Sunday, August 24, 2008

Jruby Memory Requirements

As most of you know, a ruby runtime is a single threaded process. In order to take advantage of modern servers that have multiple cores and/or threads, you will want your jruby application to have many runtimes ready to serve incoming requests. Warbler will nicely take care of creating these runtimes and maintaining the pool, but how many should you have inside 1 JVM?

In our environment we deploy our jruby application in glassfish, which we run in T2000 servers. These servers have 8 independent cores, and each core has 4 hardware threads. These servers don't run very fast (1.4Ghz), but can run in parallel many threads, which make them good for this kind of applications.

In an ideal scenario, where you have threads that don't wait for resources (like memory, locks or i/o), 8 threads could fully utilize these 8 cores. But in reality you want to have lots of runtimes ready in the running queue, so there is always a thread in the queue ready to take over an idle CPU, while other threads wait for i/o, memory or locks.

vmstat will show you the running queue. Notice in this vmstat sample how the running queue (first column) always has some threads waiting for cpu. You'll want to have some, but not too many. Also notice how idle time in the CPU is close to zero (in a benchmark you will want to see this, but not in production).

 
kthr memory page disk faults cpu
r b w swap free re mf pi po fr de sr s0 s1 s2 -- in sy cs us sy id
7 0 0 14910496 5852176 306 1638 0 176 121 0 0 8 0 0 0 6192 44501 8200 93 5 2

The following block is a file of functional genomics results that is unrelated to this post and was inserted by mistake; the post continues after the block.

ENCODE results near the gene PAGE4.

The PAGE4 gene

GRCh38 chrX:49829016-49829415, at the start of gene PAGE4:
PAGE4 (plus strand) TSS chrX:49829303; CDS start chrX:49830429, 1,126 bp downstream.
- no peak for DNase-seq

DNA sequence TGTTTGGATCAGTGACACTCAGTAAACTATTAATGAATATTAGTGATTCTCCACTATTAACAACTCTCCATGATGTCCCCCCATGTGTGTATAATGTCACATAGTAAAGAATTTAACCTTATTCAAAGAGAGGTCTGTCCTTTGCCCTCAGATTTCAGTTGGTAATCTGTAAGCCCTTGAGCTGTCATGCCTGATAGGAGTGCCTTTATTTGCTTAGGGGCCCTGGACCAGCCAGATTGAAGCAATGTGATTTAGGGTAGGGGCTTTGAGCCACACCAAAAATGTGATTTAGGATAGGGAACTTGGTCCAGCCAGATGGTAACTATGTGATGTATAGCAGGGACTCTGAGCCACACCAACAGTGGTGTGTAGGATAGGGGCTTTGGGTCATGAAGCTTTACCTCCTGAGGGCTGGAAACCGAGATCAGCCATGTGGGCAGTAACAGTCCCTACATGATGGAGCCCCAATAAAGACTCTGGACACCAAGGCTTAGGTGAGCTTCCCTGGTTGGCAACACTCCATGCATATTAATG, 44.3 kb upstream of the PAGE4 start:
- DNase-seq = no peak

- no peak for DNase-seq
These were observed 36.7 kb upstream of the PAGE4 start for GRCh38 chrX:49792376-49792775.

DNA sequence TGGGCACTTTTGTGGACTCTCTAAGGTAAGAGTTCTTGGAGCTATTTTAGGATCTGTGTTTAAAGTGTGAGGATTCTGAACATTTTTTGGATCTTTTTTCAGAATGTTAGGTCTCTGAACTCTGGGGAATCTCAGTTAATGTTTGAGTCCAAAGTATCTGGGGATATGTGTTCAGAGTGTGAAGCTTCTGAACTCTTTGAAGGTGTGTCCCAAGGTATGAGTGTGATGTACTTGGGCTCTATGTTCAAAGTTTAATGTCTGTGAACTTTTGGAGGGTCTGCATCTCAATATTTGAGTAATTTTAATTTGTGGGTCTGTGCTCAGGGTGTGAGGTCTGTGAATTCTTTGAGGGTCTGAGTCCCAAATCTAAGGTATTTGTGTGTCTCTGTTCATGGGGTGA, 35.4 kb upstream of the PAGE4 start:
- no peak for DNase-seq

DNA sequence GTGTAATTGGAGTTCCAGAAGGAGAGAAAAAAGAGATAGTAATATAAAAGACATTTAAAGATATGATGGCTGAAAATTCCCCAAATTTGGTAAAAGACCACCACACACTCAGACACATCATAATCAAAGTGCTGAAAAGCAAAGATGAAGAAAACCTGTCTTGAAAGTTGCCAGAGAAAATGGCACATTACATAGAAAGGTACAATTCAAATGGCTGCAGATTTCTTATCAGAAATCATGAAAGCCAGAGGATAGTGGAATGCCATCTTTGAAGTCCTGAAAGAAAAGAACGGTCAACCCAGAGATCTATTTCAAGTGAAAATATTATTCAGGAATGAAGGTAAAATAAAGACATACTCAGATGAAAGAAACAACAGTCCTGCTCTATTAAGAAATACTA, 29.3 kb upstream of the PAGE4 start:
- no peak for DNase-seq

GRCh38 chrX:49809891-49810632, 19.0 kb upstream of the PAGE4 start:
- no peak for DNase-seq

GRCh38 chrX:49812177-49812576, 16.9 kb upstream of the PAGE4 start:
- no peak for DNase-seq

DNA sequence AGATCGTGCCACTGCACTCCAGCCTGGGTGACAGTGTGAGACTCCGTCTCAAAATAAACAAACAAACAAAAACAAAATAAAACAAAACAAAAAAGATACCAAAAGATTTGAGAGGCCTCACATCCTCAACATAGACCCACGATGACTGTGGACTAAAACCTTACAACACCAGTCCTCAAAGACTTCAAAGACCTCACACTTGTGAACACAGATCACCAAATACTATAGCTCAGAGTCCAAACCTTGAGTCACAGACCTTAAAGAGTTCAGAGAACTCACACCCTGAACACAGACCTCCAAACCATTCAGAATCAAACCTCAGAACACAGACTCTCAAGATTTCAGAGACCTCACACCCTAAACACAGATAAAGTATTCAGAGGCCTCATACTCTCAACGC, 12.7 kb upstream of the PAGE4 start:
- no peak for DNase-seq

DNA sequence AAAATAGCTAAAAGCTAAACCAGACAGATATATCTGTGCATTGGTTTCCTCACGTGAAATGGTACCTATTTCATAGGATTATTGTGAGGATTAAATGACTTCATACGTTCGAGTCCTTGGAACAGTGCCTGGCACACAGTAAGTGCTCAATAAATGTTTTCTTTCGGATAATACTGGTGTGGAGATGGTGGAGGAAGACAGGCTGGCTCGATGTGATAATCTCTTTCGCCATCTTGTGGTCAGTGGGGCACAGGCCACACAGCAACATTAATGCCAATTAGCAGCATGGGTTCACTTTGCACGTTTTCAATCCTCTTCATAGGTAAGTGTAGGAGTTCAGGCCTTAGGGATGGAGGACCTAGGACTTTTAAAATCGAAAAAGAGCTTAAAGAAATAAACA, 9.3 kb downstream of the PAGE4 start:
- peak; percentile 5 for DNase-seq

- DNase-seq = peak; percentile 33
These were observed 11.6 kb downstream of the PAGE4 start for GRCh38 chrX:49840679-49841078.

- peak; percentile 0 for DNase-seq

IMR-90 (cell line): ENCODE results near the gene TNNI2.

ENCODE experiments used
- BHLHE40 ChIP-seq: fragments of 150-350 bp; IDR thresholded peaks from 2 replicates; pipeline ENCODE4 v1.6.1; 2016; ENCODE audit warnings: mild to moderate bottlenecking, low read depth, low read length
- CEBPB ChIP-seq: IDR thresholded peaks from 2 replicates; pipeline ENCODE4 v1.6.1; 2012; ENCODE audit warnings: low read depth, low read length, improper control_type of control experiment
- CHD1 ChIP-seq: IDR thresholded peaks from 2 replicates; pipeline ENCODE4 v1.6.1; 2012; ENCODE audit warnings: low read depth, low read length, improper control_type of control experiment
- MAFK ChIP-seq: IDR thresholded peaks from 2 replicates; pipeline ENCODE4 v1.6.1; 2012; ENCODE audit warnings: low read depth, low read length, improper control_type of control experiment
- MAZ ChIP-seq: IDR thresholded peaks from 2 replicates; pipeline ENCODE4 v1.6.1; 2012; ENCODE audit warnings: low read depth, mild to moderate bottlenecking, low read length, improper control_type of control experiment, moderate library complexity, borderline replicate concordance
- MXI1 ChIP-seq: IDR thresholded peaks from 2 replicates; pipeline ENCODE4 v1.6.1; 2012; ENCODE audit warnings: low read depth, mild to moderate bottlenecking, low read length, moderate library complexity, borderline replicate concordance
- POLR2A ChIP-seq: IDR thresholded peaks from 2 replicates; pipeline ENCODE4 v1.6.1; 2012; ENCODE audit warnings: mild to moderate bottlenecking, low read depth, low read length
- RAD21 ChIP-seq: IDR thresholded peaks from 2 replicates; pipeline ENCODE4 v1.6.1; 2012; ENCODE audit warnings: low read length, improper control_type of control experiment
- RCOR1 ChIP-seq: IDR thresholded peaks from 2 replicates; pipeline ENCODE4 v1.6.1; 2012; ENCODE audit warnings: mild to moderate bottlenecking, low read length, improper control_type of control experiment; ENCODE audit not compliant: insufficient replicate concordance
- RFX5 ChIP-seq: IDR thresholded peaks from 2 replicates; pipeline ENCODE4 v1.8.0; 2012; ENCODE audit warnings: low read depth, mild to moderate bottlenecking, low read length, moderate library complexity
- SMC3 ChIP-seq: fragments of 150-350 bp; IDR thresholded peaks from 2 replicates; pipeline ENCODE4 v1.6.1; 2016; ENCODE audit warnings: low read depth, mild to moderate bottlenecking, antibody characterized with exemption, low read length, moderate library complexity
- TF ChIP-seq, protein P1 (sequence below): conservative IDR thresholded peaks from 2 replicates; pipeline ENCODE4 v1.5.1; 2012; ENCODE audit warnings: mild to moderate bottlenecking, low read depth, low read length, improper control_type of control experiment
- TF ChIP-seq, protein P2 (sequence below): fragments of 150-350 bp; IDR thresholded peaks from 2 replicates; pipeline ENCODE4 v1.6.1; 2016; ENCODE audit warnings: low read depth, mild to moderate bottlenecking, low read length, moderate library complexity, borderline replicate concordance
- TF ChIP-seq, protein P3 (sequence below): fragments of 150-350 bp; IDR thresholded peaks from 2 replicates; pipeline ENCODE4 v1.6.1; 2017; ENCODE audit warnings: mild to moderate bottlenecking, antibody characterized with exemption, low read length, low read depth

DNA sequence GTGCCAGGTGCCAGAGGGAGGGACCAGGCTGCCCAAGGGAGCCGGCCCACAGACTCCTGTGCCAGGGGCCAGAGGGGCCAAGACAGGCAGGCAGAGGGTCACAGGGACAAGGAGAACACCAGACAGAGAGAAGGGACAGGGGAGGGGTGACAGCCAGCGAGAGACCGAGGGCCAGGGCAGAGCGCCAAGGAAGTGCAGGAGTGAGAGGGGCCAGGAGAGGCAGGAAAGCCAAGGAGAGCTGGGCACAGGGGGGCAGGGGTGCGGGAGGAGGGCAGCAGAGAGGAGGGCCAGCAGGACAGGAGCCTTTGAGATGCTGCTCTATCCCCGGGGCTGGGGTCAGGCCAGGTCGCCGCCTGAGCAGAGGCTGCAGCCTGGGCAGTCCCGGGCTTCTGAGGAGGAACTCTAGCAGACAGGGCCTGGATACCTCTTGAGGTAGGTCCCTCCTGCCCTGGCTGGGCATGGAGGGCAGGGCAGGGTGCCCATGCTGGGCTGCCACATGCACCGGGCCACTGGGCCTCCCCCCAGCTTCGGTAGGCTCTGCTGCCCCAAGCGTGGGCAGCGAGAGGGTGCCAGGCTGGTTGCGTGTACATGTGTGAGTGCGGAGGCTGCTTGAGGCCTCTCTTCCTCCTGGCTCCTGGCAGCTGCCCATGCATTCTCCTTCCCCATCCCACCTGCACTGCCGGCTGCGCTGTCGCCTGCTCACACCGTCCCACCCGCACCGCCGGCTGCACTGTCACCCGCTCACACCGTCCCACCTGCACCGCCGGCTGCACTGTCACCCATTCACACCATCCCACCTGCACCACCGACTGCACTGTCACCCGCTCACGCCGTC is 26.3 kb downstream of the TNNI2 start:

11 0 0 14792088 5731032 175 837 0 113 87 0 0 6 0 0 0 6250 40901 8670 93 5 2
9 0 0 14775944 5712792 227 1203 0 176 143 0 0 8 1 0 0 5910 48072 8433 94 5 1
10 0 0 14852816 5783816 116 552 0 104 73 0 0 6 0 0 0 6461 35296 8412 96 4 0
...



Based on these facts, In my first try I decided to configure warble and glassfish so that I could use 20 ruby runtimes in a single 32 bit jvm (the jvm had 3.7G of virtual space). The results were very interesting; We first noticed that we would run out of perm space, even after allocating 512M to it. These perm space problem were quickly fixed in jruby 1.1, but after that we were still having problems.

What we noticed was that each ruby runtime was taking around 20M of heap space just to be instantiate. In addition, when runtimes were invoked they were creating many objects and holding on to them for very long periods of time. So long that they would tenure and be moved to the old space generation. jstat was showing us that old space was eventually getting full and we were incurring in full garbage collections (full GCs should be avoided if possible, because they stop the world for longs periods of time). In addition, every full garbage collection would only clean only a tiny percentage of old space, so they were very frequent. Even though we were using parallel garbage collector, full GCs were bringing our performance to its knees.

There was always the option to move to a 64 bit JVM, but by doing so performance would take a hit of 20% or more. To solve this problem and make better use of the 32G of memory in these server we decided to deploy 6 JVM, configuring each of them with only 5 ruby runtimes. This solution kept our full GC way under control, and allowed us to max out the CPU in the server while maintaining our response time in check.


2 comments:

Jay said...

You said moving to 64 bit jvm would be a 20% performance hit (or more). Why is that? thanks!

Jay

fdo said...

mostly because with a 64 bit jvm you are handling pointers to memory that are twice the size.